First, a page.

City of Lawrence to create economic development plan to respond to pandemic, address other issues
photo by: Nick Krug
As the COVID-19 pandemic causes financial hardships for both local governments and the general public, the City of Lawrence will soon create its first economic development strategic plan aimed at helping the city respond to the pandemic and improve the economy.
The economic development plan, which will be developed with assistance from an outside consultant, will guide the city’s actions in cooperation with businesses and community partners, with the goal of responding to the negative effects of the pandemic and developing an action plan for increasing economic growth and prosperity, according to a city news release. Economic Development Administrator Britt Crum-Cano told the Journal-World that the city has been thinking of creating such a plan for the past couple of years, but that the pandemic necessitated a plan for now and for the future.
“It brought it up to the forefront as a result of the pandemic,” Crum-Cano said. “And we really need to have something that would better prepare us for the next economic disruption.”
The city describes the plan as “communitywide,” and in addition to creating jobs, it will focus on issues such as increasing affordable housing and decreasing poverty. Crum-Cano said economic development affects everybody, and that the city will be getting feedback from residents, businesses, nonprofit organizations and the University of Kansas, among others. She said that economic development is not just about bringing in new jobs or increasing the city’s tax base, as more funds help the city support more programs that enhance overall quality of life.
“We want to all come together to work on this and make something happen that will be progressive and beneficial for everybody,” Crum-Cano said.
The news release states that, once completed, the plan will serve as a roadmap for the city and its community partners to build upon local economic advantages, address opportunities for improvements, and provide a mechanism to evaluate efforts and redirect policies where needed. The city will seek input from residents to inform the first and final drafts of the plan.
When announcing the plan to the Lawrence City Commission as part of its meeting Tuesday, City Manager Craig Owens told commissioners that all stakeholders are welcome to share their input and that the city will work to include diverse perspectives.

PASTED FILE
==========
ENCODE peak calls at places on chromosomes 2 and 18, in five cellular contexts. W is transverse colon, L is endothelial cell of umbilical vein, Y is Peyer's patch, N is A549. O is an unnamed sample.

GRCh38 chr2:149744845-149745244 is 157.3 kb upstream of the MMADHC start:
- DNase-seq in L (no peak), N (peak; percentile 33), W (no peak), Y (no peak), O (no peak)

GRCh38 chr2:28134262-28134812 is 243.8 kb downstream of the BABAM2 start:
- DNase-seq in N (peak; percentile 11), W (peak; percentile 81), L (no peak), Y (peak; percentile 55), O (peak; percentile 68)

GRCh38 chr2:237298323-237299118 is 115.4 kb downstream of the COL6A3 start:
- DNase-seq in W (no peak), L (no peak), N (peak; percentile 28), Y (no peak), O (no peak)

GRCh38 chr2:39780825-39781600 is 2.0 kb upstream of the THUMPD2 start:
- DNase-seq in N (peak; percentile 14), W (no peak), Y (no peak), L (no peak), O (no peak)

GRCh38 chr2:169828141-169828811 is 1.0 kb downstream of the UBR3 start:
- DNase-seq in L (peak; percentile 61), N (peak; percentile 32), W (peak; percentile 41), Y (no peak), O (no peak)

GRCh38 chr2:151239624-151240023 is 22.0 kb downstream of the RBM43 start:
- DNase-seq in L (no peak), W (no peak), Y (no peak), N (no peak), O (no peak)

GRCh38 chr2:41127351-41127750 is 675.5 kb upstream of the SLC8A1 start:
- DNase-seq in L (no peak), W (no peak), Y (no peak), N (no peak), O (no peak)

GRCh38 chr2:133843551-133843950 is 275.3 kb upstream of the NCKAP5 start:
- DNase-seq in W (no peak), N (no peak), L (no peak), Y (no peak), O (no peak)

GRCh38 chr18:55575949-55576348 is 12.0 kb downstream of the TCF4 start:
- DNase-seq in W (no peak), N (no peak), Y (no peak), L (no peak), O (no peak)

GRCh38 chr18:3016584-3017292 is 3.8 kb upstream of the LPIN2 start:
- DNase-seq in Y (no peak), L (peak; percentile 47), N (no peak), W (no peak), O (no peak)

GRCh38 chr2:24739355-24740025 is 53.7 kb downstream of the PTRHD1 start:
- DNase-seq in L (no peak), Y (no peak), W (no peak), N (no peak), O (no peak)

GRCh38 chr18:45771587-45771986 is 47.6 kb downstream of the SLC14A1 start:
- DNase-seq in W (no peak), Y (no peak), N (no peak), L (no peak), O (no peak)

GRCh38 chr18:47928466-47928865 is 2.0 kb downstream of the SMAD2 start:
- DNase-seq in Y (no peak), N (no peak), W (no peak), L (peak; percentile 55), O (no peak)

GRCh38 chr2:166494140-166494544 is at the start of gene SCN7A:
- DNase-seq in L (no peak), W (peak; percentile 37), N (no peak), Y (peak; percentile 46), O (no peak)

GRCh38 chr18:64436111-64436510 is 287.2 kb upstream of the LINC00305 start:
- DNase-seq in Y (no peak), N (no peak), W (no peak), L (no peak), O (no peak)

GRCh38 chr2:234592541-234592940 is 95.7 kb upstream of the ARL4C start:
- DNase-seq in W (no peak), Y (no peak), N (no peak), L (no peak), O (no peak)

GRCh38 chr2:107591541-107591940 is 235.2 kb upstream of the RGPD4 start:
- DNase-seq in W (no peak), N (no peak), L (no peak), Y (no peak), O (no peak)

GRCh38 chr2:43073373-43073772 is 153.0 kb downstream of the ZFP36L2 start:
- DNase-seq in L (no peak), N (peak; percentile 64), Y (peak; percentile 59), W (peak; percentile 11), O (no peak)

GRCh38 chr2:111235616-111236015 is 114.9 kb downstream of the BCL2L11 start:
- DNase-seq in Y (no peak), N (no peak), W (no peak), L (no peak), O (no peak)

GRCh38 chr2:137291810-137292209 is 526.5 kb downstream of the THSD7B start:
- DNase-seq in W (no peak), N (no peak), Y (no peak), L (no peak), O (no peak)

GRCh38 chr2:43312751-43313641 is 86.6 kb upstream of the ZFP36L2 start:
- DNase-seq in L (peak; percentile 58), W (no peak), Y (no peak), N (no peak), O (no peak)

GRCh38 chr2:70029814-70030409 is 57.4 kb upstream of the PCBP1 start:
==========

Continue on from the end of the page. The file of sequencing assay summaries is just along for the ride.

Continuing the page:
“Like all things, we are working very intentionally toward equity and bringing perspectives in that maybe had not been considered before or considered appropriately before,” Owens said.
The city hired Ernst & Young Economic Development Advisory Services for about $91,600 to help develop the plan, according to Crum-Cano. She said the city has an aggressive timeline for developing the plan, given the situation with the virus and the effect on the economy, and the hope is to have the final draft of the plan completed by the end of the year. She said the plan would then be updated on a routine basis going forward.
Residents will be able to provide input on the plan during more than a dozen Zoom meetings, scheduled between Aug. 12 and Aug. 28, which can be accessed online or by phone. In addition, residents can fill out a survey that can be completed online or on paper at various locations around town, including the Lawrence Public Library, City Hall and the Lawrence Workforce Center. The consultant will use the information from the meetings and surveys to create reports that will be posted online as the plan is developed, according to the news release.
More information about the upcoming communitywide economic development plan, including details about meeting times and other ways to provide input, is available on the plan’s website, lawrenceks.org/ed/strategic-plan.